Since we became homeowners, C.J. and I have taken to burying our pets in the garden and planting rose bushes over their graves. Because we have been in our house a long time, we now have a very beautiful garden. In fact, if I’m really honest, I’d like my ashes to be buried in my garden when the time comes.
This is a legal practice in every state but California, where we live. Years ago, the California funeral industry gave enough money to enough state legislators to pass a law making it illegal to bury human remains, bodies and ashes, on land not officially designated for that purpose. However, while it’s illegal, no one has ever been arrested, fined or prosecuted for burying human ashes on their own property. But not many people in the funeral business will tell you this, unless you really press the issue.
As Jessica Mitford says in her still pertinent book The American Way of Death Revisited, it’s not something the cemeteries “took lying down.”
I’ve known about this book most of my life. It’s one of the very few that is regularly held up as a book that really did change society. After its first publication in 1961, Americans began to seriously change the way they looked at funerals and cemetaries. The enormous sums of money spent on both by many people who couldn’t afford the expense shifted to less expensive things like cremation and memorial services without the presence of a body in a casket. While I think there has been a dramatic shift in burial practices since 1961, the funeral industry fought back, pushing pricier items, insisting on the purchase of expensive urns along with niches in attractie settings for example. Charging for the use of a viewing room at rates that would pay for expensive hotel suites. Fees for filing out paperwork that the family could do themselves in a few minutes.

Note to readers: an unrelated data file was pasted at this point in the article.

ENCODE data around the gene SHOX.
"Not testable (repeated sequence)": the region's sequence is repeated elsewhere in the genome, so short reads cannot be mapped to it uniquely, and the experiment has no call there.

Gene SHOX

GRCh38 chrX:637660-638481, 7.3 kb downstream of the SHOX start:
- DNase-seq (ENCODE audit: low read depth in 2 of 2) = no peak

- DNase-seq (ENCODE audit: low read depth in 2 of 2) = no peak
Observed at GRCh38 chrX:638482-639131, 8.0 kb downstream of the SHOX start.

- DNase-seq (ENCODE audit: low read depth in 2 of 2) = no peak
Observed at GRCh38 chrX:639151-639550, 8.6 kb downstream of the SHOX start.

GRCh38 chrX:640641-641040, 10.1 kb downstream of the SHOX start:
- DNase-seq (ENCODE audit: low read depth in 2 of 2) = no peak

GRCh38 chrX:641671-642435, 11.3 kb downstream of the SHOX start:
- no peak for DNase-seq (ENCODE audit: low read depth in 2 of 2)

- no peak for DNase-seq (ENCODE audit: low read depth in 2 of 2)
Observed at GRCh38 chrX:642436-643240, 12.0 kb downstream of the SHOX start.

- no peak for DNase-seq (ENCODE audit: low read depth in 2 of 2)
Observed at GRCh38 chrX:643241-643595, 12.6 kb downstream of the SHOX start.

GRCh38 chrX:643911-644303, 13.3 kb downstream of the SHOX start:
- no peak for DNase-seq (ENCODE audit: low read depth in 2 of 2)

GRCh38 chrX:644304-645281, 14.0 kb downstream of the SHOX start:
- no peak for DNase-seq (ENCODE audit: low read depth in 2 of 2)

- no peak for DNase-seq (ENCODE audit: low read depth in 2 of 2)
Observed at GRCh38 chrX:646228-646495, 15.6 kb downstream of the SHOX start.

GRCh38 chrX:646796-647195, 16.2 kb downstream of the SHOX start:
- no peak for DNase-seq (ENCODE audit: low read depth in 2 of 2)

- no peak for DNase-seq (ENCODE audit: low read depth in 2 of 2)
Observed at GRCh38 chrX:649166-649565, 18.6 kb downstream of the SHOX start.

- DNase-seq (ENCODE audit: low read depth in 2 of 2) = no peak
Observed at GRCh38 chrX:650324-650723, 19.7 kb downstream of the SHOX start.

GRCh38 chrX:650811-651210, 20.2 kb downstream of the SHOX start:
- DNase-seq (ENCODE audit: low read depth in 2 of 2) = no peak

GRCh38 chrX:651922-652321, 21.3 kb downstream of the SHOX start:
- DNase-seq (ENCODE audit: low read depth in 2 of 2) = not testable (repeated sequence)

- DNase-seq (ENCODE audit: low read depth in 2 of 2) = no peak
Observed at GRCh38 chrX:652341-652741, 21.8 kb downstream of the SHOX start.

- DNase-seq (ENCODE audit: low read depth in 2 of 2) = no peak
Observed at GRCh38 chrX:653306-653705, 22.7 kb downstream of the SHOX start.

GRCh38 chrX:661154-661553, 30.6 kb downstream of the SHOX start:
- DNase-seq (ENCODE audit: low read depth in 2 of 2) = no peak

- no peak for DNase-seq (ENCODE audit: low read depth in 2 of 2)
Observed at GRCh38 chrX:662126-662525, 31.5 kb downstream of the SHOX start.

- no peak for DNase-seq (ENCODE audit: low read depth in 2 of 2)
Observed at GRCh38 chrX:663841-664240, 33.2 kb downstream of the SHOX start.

So, in 1996, Jessica Mitford felt her book needed updating. The American Way of Death Revisited is the result.
First of all, the book is highly a highly entertaining read. Do not be afraid of the subject matter. Ms. Mitford brings a very dry, can I say British, wit to the material that often had me smiling while I read. In spite of the fun I was having reading the book The American Way of Death Revisited also forced me to confront my own beliefs and attitudes towards the subject; something I did not expect. I already favored cremation. I was already ambivalent about open caskets. I favored pre-planning. I opposed opulence as unnecessary. But, honestly. I had no idea.
I was genuinely surprised to find out that The Neptune Society is basically a fake. What I thought was a not for profit group devoted to helping people save money in a time of extreme stress turns out to be a “society” in name only. It’s really a for-profit company dedicated to making money off of people’s desire to be cremated instead of buried. You may think you’re saving money, but there’s still plenty of ways for groups like The Neptune Society to get into your wallet.
Take that $5000 dollar niche in The Chapel of the Chimes that I used to want. I really had to rethink that one after reading Jessica Mitford. Now that I think about it, that really is a lot of money to sit on a shelf, even if it is on a shelf in a wonderful building designed by Julia Morgan and urns are shaped like books.
Add to that all the other costs, many of which are not itemized but come as part of a “general service” charge instead. These can include a 45 dollar fee to open and close the niche where the urn is kept. That’s a hefty tip for any doorman.
I could go on. Ms. Mitford does go on, but she does so with a combined sense of moral outrage and humor that keeps her material from overwhelming the reader. And, in her final chapter she provides alternatives for those of us who would really just like to keep things simple and private.
So my funeral plans have changed. Keep my ashes in a simple box until you put them in the ground. Then plant something that will flower or fruit, something that you will enjoy for many years to come. No is going to come after you.